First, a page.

Managing supplier contracts and SLAs


The contracts and service level agreements (SLAs) that have been entered into between the small business and its suppliers provide a framework for the relationship between the parties. The contract outlines the products or services to be provided, for how long, under what terms and conditions, and the assumptions on which the contract is based.

An SLA is a type of contract which focuses only on performance metrics and service quality; hence both contracts and SLAs are legally binding. Small business owners can have both types of agreement with their suppliers – one advantage is that the SLA can be revised without having to revise the contract. At a minimum, small business owners should ensure that the signed contract or SLA adequately and clearly reflects the obligations of the parties, incentives and penalties, and dispute resolution processes.

The complexity of the contract or SLA will depend on factors such as the value of goods or services being supplied, and whether there are sub-contractors involved. Once an agreement has been entered into, small business owners should actively monitor and enforce it and not simply trust the supplier to do the right thing. Key performance indicators (KPIs) are essential to this, and should ideally already be included in the contract or SLA.

KPIs that small business owners can monitor on a daily, weekly or monthly basis include:

  • Timeliness of delivery
  • The number of returns or do-overs due to defects
  • Supplier responsiveness to emergencies, complaints and general queries

In selecting relevant and important KPIs, small business owners should understand how supplier behavior and performance impacts operations and resist pressure from suppliers to take into account peripheral and immaterial KPIs. Regular meetings and discussions can then be held with suppliers to review performance against the KPIs, discuss what is or are not working well (and why), and the remedial actions to be taken.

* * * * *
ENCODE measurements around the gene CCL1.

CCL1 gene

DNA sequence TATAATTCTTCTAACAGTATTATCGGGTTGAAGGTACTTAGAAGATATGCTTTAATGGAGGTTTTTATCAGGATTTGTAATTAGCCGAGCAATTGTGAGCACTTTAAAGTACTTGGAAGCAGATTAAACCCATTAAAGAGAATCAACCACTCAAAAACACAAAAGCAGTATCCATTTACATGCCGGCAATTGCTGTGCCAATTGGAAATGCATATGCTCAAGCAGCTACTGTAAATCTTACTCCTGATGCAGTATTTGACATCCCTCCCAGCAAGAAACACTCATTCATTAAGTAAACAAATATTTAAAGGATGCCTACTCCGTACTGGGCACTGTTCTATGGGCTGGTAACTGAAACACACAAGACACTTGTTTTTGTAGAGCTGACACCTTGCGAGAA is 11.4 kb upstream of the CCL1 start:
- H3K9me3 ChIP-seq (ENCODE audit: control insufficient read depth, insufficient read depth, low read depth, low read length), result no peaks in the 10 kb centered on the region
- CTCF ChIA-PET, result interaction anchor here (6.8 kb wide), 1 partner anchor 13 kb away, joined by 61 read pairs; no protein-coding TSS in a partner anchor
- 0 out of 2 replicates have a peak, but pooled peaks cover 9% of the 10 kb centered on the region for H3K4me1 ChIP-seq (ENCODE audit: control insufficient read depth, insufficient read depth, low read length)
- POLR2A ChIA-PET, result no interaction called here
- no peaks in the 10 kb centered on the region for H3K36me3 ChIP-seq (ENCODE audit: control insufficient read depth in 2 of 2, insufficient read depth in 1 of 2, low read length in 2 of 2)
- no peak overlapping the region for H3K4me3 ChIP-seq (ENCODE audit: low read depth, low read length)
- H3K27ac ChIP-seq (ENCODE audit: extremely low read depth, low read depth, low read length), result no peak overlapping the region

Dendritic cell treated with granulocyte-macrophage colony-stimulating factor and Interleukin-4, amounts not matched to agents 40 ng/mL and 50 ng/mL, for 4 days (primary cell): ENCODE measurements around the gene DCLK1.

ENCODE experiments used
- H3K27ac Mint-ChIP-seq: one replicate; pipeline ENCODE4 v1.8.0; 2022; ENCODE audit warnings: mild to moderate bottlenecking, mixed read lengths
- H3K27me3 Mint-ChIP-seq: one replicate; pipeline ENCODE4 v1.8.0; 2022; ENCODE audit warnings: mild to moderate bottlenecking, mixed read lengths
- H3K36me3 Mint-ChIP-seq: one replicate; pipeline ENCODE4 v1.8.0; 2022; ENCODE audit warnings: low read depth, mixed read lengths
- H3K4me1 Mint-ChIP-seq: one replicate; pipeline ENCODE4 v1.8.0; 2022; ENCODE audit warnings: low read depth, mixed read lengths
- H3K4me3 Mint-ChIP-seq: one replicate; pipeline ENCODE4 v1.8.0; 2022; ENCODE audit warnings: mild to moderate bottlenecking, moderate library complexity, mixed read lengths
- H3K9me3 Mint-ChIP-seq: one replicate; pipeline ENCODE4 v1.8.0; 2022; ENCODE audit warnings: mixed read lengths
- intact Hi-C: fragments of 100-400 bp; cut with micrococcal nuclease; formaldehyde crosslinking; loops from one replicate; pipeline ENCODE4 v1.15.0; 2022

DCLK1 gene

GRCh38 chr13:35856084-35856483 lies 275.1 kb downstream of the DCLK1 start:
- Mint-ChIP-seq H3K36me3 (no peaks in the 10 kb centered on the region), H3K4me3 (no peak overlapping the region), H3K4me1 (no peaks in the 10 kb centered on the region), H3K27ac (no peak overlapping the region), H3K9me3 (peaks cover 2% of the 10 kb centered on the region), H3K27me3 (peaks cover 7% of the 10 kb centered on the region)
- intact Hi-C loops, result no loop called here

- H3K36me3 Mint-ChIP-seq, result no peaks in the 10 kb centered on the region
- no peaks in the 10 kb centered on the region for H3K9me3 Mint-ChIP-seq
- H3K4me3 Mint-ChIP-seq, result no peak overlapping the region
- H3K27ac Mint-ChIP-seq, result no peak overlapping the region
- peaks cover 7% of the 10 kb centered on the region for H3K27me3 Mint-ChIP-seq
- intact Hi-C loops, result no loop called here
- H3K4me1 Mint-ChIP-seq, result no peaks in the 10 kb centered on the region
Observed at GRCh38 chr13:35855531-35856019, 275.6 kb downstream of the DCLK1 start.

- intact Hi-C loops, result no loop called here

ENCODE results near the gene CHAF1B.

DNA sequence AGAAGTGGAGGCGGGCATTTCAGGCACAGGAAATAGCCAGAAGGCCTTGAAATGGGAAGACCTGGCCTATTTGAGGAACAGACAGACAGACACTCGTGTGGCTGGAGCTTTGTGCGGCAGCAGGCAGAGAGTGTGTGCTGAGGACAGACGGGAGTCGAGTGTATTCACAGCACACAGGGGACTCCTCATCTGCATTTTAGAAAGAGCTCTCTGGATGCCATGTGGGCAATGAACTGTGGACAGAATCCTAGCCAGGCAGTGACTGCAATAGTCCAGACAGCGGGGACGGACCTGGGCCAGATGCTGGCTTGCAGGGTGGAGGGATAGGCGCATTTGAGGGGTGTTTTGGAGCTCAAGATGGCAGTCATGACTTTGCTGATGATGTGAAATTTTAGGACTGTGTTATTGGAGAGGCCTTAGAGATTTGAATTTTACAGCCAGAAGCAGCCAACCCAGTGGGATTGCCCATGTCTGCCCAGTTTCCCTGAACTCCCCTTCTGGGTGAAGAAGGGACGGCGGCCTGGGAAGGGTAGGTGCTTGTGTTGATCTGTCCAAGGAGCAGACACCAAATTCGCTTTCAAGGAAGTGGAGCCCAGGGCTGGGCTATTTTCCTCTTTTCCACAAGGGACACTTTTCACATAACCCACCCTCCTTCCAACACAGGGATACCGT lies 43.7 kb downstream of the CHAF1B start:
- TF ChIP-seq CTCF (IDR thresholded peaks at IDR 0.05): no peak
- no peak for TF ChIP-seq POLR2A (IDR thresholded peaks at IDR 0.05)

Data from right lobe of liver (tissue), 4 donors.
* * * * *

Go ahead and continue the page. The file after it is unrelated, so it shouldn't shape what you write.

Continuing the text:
Two-way communication is key - small business owners need to find ways to confront and overcome linguistic, cultural, technological and other barriers to communicating effectively with their suppliers. Supplier contract management also involves small business owners having systems in place to manage the paperwork associated with contracts and SLAs. Well-organized electronic or manual filing systems make it easy to retrieve documentation which can be used in discussions with suppliers (e.g. extending contracts, adding annexures), and in legal disputes.

Small business owners should also be in a position to keep track of key contract events and milestones which may otherwise be forgotten if the contract is not reviewed periodically. Ignorance of these events and milestones can leave the business vulnerable to penalties and legal action, or to be taken advantage of by suppliers.


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